Graceland replaces gap left by Burn Notice’s absence

Photo Courtesy of USA Network

The series finale of USA Network’s show Burn Notice aired yesterday, Sept. 12. Its dedicated audience will now undoubtedly have to search for another show to fill the time previously dedicated each week to Michael Westen (Jeffrey Donovan). Perhaps the best choice for those recently set adrift is Graceland; USA Network has not been subtle about the fact that these two shows are of the same genre and cater to a similar demographic.

Since the start of Burn Notice’s sixth season, there have been countless advertisements for Graceland during commercial breaks, and once the seventh and final season started, the network decided to air Graceland’s first season immediately after Burn Notice episodes.

The similarity between these two shows, however, goes far beyond simply having the highly-trained main character and his friends seek justice without resorting to calling the police. The whole premise of Burn Notice is that the main character, Michael Westen was framed for crimes he knew nothing about, subsequently losing his job as a spy for the Central Intelligence Agency.

This leads to seven seasons worth of Westen and his friends tracking down exactly who committed the crimes, figuring out who framed him and attempting to get his job back: a task he is not entirely sure he wants to accomplish. All of this is done while the team avoids the police, CIA, FBI and the occasional criminal.

In its first season, Graceland started its plot along much the same line. While the main character, undercover FBI agent Mike Warren (Aaron Tveit, Les Misérables), has not personally been accused of a crime, his training officer has, and it is Warren’s job to figure out if his training officer is guilty, as well as why he would have committed the crimes to begin with. His goal is already similar to the goals of the Burn Notice protagonists.

Just as Westen needs to avoid the detection of the government, Warren must not get caught by other undercover agents, which includes his friends, or by the criminals with whom he is undercover.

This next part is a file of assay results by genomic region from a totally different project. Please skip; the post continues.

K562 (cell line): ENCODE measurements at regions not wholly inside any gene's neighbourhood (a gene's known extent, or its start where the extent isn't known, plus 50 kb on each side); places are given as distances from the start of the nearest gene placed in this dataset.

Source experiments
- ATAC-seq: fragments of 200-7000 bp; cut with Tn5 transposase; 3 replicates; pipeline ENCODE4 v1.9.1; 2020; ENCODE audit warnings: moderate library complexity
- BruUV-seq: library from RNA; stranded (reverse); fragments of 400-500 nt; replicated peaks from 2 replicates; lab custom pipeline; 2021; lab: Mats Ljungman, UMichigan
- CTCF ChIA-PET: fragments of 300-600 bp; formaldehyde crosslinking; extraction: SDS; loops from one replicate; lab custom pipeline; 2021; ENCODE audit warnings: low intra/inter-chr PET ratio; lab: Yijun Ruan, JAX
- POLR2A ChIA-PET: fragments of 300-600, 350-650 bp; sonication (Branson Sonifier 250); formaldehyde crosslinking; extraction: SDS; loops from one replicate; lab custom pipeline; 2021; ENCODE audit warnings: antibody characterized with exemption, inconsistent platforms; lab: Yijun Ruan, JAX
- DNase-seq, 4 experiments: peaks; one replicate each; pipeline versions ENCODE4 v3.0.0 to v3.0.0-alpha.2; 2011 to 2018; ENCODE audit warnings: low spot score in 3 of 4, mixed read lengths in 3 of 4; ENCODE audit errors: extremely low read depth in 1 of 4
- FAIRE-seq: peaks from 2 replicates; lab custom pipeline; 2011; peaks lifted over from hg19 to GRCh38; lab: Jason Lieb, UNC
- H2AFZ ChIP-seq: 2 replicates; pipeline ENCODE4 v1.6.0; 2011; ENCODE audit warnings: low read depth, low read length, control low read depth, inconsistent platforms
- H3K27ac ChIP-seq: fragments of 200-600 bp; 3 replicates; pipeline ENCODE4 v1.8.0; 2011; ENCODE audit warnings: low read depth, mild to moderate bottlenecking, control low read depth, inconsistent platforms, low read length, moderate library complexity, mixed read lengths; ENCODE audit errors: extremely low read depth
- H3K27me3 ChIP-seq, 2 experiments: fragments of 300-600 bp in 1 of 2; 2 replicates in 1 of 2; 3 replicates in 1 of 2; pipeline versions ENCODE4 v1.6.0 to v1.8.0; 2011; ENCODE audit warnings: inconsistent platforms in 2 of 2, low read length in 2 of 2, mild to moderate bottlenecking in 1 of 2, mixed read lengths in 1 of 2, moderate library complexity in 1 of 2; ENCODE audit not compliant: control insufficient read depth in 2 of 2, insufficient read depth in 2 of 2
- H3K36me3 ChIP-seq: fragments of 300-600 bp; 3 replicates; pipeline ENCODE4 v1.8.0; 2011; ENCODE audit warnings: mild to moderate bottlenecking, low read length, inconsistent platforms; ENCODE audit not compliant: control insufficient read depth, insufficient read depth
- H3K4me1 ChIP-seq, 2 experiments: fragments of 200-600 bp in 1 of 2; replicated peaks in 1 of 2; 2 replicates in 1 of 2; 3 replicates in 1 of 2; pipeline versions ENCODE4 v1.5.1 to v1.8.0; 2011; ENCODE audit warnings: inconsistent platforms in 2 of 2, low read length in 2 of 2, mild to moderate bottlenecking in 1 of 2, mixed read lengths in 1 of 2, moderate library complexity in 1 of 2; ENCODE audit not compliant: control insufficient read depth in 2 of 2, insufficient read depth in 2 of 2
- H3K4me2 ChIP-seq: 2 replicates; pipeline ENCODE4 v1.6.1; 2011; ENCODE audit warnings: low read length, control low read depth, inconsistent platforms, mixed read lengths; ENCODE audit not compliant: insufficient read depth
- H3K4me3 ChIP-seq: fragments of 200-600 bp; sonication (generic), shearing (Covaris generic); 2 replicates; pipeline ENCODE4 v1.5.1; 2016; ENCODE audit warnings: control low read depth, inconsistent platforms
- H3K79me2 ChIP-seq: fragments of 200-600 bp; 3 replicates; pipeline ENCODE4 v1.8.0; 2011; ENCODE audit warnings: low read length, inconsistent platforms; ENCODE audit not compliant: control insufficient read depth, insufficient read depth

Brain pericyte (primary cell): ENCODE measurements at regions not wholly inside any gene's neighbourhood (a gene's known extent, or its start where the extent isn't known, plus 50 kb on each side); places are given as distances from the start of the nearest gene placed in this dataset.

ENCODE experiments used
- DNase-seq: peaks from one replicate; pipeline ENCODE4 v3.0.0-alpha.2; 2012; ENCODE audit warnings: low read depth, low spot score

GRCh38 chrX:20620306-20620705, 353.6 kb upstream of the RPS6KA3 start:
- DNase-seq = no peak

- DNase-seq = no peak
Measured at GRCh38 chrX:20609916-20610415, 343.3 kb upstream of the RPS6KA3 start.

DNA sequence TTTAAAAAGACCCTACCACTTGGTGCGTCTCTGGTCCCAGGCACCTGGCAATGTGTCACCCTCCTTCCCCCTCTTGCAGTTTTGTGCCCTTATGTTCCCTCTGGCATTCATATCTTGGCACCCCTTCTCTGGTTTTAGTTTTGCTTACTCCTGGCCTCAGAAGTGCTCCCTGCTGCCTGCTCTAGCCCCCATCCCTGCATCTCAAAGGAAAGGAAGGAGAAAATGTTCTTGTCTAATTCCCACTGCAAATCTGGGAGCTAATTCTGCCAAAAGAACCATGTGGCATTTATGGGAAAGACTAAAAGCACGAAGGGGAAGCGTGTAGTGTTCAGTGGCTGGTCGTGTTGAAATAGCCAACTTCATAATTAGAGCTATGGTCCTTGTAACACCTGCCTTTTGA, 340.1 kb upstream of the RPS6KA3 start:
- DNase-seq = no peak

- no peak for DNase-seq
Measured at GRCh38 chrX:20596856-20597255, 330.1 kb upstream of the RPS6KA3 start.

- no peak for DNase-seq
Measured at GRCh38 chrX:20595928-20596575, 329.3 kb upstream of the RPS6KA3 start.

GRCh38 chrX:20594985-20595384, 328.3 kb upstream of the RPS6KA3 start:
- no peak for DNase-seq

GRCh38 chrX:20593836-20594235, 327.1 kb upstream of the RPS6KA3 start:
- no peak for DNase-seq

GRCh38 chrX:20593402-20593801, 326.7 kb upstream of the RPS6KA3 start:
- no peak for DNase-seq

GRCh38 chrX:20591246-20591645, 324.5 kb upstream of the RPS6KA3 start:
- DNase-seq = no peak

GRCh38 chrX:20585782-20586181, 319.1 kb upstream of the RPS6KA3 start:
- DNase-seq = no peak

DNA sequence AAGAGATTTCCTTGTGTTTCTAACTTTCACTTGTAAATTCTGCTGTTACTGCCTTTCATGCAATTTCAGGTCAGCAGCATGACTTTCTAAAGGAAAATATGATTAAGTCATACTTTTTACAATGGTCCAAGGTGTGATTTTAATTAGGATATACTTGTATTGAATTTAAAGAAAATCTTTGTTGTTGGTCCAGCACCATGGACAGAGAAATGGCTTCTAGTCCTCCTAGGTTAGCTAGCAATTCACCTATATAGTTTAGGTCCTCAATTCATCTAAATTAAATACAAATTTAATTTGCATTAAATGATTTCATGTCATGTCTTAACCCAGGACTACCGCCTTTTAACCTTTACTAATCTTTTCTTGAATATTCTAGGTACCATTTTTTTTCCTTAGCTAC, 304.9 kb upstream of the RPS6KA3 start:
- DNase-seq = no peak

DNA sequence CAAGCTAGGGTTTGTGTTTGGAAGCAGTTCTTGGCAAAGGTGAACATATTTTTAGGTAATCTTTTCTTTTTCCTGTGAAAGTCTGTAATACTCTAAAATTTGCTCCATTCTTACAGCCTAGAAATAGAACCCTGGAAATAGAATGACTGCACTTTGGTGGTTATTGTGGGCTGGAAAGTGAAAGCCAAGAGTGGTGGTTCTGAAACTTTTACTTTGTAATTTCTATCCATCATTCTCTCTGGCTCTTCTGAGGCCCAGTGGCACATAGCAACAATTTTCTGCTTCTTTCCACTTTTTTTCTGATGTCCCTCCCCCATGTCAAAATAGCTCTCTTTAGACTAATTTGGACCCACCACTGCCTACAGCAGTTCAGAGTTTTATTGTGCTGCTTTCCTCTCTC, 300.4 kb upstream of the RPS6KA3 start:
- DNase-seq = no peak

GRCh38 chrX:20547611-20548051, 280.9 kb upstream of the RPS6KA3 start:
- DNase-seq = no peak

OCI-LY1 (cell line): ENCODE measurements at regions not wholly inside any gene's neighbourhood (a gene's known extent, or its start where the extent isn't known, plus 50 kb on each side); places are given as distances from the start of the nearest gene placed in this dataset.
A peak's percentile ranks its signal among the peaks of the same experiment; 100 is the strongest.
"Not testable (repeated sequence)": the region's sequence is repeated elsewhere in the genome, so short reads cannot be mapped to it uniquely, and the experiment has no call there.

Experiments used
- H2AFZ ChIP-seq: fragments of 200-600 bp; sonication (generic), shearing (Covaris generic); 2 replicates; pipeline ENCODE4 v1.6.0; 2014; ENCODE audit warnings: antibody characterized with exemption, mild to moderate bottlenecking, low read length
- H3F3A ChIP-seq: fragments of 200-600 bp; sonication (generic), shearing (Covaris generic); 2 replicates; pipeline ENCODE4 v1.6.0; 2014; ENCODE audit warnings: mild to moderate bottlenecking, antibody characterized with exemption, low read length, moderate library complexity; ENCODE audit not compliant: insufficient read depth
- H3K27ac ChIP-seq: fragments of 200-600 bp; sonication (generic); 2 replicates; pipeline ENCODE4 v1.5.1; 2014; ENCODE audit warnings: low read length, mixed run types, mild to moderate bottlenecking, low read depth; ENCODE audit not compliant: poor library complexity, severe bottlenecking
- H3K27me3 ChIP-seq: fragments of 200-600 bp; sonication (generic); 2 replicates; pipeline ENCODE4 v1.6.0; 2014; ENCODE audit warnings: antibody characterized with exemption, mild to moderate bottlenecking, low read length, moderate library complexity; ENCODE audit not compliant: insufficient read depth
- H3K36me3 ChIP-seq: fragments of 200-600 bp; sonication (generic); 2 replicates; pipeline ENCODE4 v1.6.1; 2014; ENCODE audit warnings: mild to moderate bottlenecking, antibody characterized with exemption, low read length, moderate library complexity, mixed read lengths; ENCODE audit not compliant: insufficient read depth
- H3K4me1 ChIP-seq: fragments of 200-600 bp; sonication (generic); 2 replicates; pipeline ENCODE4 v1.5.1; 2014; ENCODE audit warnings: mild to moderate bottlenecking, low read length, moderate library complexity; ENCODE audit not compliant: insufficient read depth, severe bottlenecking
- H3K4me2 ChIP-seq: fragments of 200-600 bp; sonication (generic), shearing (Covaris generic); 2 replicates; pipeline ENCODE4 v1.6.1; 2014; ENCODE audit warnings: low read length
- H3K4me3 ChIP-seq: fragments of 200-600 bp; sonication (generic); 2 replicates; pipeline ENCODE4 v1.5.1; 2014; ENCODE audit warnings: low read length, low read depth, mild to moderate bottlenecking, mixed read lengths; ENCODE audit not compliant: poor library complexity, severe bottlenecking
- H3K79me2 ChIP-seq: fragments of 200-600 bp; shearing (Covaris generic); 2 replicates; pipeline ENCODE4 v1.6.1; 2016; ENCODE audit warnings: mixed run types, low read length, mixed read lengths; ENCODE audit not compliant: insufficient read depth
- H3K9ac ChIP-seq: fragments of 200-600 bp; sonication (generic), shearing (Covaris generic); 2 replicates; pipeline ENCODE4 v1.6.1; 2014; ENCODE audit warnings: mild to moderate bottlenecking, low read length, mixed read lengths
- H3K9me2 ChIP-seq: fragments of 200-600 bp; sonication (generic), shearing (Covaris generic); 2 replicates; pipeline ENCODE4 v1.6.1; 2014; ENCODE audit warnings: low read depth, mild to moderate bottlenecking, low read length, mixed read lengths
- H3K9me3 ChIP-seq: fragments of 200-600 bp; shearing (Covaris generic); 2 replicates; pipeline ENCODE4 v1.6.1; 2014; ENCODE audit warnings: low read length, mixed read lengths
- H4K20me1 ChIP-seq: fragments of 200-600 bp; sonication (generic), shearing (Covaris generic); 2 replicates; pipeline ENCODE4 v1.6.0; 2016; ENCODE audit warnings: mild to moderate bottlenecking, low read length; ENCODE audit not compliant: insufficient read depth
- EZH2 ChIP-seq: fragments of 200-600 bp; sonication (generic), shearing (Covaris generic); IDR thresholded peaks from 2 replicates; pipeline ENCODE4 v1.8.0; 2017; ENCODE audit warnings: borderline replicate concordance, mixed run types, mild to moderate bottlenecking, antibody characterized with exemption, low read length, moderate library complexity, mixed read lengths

Such similar plots and the way Graceland was advertised should be enough for those who liked Burn Notice to at least try the new show. This, however, is not where the similarities end. Both protagonists are called Mike, and their last names are similar: Westen and Warren.

The writers tried to give both Mikes a complicated relationship, but ended up creating a subplot of little value to the rest of the show. In Burn Notice, Westen is in love with another main character who occasionally loves him and occasionally pretends not to love him; her reliability is never particularly affected by this. Warren, on the other hand, has a girlfriend who does not know anything about him and seems to serve only as a way in which to show how stressed and conflicted Warren is about his life of secrecy. Neither relationship has much bearing on the overall plot.

Action and undercover missions might not be enthralling for everyone, but aside from the unnecessary love-life subplot, both TV shows are worth watching for at least one episode. Although Graceland is a shameless carbon copy of Burn Notice, it is still a good show in its own right, and since Burn Notice has just ended while Graceland is in its first season, USA Network had the right idea of attempting to convert the former’s fans into the latter’s viewers.